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The first episode of the sci-fi series Star Trek aired on American television.
Star Trek, American television science-fiction series that ran on NBC for only three seasons (1966–69) but that became one of the most popular brands in the American entertainment industry.
Nichelle Nichols in Star Trek
George Takei in Star Trek
Star Trek was created by American writer and producer Gene Roddenberry and chronicles the exploits of the crew of the starship USS Enterprise, whose five-year mission is to explore space and, as stated in the title sequence, “to seek out new life and new civilizations, to boldly go where no man has gone before.” The series takes place in the 23rd century, after a benign and advanced alien people, the Vulcans, has introduced their technologies to Earth, allowing humankind to embark on intergalactic travel at speeds faster than light. Commanded by the blustering Capt. James T. Kirk (played by William Shatner), the Enterprise engages in an altruistic research mission intended to document and observe the far reaches of space. Its crew encounters various alien life forms, not all of them as friendly as the Vulcans, most notably the Klingons, bellicose adversaries who frequently cross paths with the Enterprise. Kirk’s principal confidante is Mr. Spock (Leonard Nimoy), a half-human, half-Vulcan whose actions are ruled by logic almost entirely unsullied by emotion. The pointedly multicultural crew also includes “Bones” McCoy (DeForest Kelley), the ship’s irascible doctor; Lieut. Uhura (Nichelle Nichols); Mr. Sulu (George Takei); Ensign Chekov (Walter Koenig); and Mr. Scott (James Doohan), the engineer who controls the Enterprise’s transporter (not to be confused with the transponder, a homing device), dematerializing and rematerializing his shipmates so that they can travel instantly through space.
1960s TV Show Debuts Quiz
Vulcan hand salute
Although the series gained some critical notice, it was canceled after three seasons because of low ratings. However, Star Trek retained a core following of devoted fans (Trekkies) that multiplied as wildly as tribbles, the furry creatures at the centre of one of the series’ most beloved episodes, as reruns continued to air. Eventually, the series snowballed into a phenomenon and became one of the most recognizable science-fiction brands in history. The show spawned a number of spin-off series, including Star Trek: The Next Generation (1987–94), Star Trek: Deep Space Nine (1993–99), Star Trek: Voyager (1995–2001), Star Trek: Enterprise (2001–05), and Star Trek: Picard (2020– ). The franchise also yielded numerous feature films, among them Star Trek: The Motion Picture (1979), which was followed by five further movies featuring the cast of the television show; Star Trek Generations (1994), which was the first of four movies set in the world established by the Next Generation television series; and a series of films centred on reimaginings of the original characters, including Star Trek (2009), Star Trek into Darkness (2013), and Star Trek Beyond (2016)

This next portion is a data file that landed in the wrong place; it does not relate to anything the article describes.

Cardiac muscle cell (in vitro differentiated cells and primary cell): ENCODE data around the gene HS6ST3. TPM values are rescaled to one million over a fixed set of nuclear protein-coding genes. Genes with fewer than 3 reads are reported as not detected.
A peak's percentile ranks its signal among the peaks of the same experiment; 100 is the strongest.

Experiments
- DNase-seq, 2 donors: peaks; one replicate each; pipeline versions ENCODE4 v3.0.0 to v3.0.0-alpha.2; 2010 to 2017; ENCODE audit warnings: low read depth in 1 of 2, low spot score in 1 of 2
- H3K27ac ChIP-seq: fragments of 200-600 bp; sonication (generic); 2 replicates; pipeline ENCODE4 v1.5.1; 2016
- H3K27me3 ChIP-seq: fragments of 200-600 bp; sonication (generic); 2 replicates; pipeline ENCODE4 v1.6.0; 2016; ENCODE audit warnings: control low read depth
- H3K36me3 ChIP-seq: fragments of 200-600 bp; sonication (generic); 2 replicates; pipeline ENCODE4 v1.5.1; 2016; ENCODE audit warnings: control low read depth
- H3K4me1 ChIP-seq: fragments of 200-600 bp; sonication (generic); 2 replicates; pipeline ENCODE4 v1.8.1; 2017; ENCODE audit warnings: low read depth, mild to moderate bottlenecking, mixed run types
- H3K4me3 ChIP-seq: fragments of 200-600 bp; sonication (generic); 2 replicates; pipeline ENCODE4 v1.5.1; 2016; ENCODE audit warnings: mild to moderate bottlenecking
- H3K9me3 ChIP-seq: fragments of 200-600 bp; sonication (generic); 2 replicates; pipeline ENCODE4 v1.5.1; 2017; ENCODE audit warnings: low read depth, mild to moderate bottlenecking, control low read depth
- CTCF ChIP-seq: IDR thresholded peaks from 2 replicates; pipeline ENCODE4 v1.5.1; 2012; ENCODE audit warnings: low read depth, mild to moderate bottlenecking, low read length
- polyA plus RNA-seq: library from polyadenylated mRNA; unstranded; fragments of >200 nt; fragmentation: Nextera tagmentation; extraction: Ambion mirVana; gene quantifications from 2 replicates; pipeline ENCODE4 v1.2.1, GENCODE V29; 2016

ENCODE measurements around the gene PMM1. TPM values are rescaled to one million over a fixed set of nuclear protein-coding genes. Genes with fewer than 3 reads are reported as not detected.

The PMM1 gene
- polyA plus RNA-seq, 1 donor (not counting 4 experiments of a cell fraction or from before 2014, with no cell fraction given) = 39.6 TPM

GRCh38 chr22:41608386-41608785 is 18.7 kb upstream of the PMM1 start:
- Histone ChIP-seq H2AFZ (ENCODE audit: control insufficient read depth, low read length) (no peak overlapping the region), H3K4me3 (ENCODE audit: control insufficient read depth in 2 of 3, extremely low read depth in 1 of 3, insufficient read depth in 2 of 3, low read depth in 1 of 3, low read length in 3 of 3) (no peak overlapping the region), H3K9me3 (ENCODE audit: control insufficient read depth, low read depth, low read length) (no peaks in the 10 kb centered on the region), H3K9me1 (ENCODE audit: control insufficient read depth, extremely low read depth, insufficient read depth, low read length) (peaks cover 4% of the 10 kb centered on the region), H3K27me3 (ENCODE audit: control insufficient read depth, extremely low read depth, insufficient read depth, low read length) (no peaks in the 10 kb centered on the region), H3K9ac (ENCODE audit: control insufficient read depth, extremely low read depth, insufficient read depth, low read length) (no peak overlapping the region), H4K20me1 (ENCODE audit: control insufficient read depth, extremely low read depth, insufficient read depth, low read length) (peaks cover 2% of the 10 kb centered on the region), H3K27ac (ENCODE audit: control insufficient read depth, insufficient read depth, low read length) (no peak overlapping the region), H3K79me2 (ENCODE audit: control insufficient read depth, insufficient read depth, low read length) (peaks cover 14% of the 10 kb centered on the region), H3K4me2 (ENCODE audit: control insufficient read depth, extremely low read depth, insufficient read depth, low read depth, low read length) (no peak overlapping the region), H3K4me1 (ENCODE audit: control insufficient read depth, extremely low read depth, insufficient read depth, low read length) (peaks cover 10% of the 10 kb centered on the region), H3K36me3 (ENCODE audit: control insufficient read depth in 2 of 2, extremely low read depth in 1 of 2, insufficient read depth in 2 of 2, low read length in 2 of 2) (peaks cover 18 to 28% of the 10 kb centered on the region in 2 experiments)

Peter Sellers, original name Richard Henry Sellers, (born September 8, 1925, Southsea, England—died July 24, 1980, London), versatile English comic actor whose astonishing range of characters earned him international stardom at a time when rigid typecasting was usual.
Sellers was a descendant of legendary Portuguese-Jewish prizefighter Daniel Mendoza and the son of British vaudeville performers. After winning a talent contest, he planned to become a professional drummer, and as such he was hired to perform in Ralph Reader’s “gang shows”—concert units that toured British army bases during World War II. He developed his mimicry skills while serving in the Royal Air Force and ultimately abandoned the drums in favour of comedy, performing celebrity impressions during a six-week run at London’s Windmill Theatre. In 1951 he teamed with Spike Milligan and Harry Secombe to create The Goon Show, a radio comedy sketch series. Emerging as the star of the series with his repertoire of eccentric characters, Sellers also dominated the Goons’ film projects, including the short subject Let’s Go Crazy (1951) and the feature-length Down Among the Z Men (1952).
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